Sycamore Shoals will host the 17th Annual Quilt Show this weekend. Through Sunday, Oct. 2, this quilt exhibition is sponsored by the Sycamore Shoals Stitchers and features a show and demonstrations by local quilters. Bed quilts, wall hangings, holiday and baby quilts, miniatures and antique quilts will be on display in the park museum. For more information call (423) 543-5808.

Sycamore Shoals will hold two Bird Walks – Saturday, Oct. 1 and Saturday, Oct. 8. Join Tennessee Ornithological Society members, Lee and Lois Herndon, other birders and naturalists at 8 a.m. for a morning of birding during the migratory season. For more information, please call (423) 543-5808.

Sycamore Shoals also will host a variety of Traditional Arts Workshops throughout the month of October, including step-by-step oil painting, intermediate spinning and shape-note singing. Traditional Arts Workshops are by registration only and must be pre-paid. For complete schedules or to make a workshop reservation, please call (423) 543-5808.

Sycamore Shoals State Historic Park attracts more than 305,000 people every year. The 85-acre site sits on the banks of the Watauga River where the Overmountain Men assembled in 1780 before marching to defeat the British in the Battle of Kings Mountain, a turning point in the Revolutionary War. The park features interpretive exhibits, events, a fitness trail and picnic facilities. It is located off U.S. Highway 321 in Elizabethton. Additional information about the park can be found on the park’s Web site at www.tnstateparks.com/SycamoreShoals.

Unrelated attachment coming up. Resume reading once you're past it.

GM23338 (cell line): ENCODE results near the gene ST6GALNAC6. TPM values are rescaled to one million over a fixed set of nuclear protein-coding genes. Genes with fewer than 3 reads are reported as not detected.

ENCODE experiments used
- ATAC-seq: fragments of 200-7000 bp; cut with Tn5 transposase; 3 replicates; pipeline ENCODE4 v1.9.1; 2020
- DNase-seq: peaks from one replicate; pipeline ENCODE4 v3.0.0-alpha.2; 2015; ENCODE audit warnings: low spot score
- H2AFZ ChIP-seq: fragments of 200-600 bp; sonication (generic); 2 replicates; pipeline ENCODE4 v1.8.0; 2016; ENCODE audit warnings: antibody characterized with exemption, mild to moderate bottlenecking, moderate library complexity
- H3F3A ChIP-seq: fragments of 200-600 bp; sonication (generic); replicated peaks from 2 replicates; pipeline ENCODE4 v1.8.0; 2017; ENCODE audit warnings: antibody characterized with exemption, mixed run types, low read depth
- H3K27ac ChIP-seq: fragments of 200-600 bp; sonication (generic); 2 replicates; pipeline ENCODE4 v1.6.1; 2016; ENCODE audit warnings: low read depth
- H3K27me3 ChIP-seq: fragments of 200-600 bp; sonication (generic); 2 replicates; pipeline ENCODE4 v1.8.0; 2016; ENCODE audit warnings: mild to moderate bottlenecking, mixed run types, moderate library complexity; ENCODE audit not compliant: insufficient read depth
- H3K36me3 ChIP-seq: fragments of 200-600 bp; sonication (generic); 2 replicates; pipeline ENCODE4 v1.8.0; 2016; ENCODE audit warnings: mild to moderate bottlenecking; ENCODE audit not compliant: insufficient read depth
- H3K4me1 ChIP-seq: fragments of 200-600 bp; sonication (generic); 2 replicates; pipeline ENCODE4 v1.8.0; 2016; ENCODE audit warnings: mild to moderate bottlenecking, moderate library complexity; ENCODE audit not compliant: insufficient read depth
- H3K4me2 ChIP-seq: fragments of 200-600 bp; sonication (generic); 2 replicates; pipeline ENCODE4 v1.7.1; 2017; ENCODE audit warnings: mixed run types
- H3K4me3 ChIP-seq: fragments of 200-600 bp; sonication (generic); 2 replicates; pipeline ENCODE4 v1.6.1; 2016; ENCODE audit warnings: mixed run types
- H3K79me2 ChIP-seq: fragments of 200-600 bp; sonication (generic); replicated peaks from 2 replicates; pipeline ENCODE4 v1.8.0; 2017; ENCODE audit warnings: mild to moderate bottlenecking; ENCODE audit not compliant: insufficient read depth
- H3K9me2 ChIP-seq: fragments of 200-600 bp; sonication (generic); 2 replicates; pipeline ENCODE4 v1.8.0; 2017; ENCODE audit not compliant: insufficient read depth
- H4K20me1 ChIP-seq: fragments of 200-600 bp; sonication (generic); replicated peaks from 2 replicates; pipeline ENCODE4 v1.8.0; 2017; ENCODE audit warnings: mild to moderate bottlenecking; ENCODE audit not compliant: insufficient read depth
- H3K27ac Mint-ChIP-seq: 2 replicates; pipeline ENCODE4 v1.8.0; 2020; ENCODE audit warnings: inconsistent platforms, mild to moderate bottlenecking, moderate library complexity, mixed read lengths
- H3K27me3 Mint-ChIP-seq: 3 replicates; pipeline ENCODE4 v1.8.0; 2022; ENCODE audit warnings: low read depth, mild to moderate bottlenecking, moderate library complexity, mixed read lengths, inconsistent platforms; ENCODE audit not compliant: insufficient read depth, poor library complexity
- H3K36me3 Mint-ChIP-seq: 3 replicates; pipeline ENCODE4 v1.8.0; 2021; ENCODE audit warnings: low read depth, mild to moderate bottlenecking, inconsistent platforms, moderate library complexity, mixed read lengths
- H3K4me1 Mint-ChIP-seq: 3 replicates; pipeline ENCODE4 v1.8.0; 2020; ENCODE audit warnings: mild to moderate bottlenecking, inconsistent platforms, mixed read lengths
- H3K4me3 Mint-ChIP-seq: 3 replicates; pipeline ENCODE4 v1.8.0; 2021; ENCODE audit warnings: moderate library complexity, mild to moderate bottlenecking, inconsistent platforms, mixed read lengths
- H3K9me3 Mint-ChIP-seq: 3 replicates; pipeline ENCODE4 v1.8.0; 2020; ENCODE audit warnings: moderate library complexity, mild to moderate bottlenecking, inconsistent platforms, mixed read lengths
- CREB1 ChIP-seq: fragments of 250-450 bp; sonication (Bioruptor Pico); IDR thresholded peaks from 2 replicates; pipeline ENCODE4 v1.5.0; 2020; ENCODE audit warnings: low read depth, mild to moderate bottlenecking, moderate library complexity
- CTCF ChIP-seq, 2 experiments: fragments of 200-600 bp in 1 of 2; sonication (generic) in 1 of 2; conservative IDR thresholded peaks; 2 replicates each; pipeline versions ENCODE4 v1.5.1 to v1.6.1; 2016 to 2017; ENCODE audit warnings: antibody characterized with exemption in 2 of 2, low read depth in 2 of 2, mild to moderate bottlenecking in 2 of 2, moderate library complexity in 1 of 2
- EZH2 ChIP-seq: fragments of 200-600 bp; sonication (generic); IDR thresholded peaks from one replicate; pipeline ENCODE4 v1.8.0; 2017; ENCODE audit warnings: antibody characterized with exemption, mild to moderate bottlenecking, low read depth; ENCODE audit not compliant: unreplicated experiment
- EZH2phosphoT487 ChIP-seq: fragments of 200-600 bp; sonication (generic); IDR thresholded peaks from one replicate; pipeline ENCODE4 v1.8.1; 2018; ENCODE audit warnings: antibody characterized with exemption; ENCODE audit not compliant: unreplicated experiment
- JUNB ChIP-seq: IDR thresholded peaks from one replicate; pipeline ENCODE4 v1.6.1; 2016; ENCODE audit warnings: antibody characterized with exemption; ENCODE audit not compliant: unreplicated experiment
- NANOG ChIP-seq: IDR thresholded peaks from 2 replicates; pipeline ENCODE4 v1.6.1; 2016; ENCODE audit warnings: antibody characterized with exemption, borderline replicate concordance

Fort Loudoun State Park

Join Fort Loudoun on Saturday and Sunday, October 8-9, for a Garrison Weekend – when the daily lives of men, women and children of Fort Loudoun are recreated. Guests will find living history re-enactors in period costume, bringing the 1750s to life and demonstrating a variety of tasks and skills common to a frontier fortification including musket firing demonstrations, an 18th century infirmary, the Commanders quarters and an 18th century Cherokee camp. For more information, please call (423) 884-6217.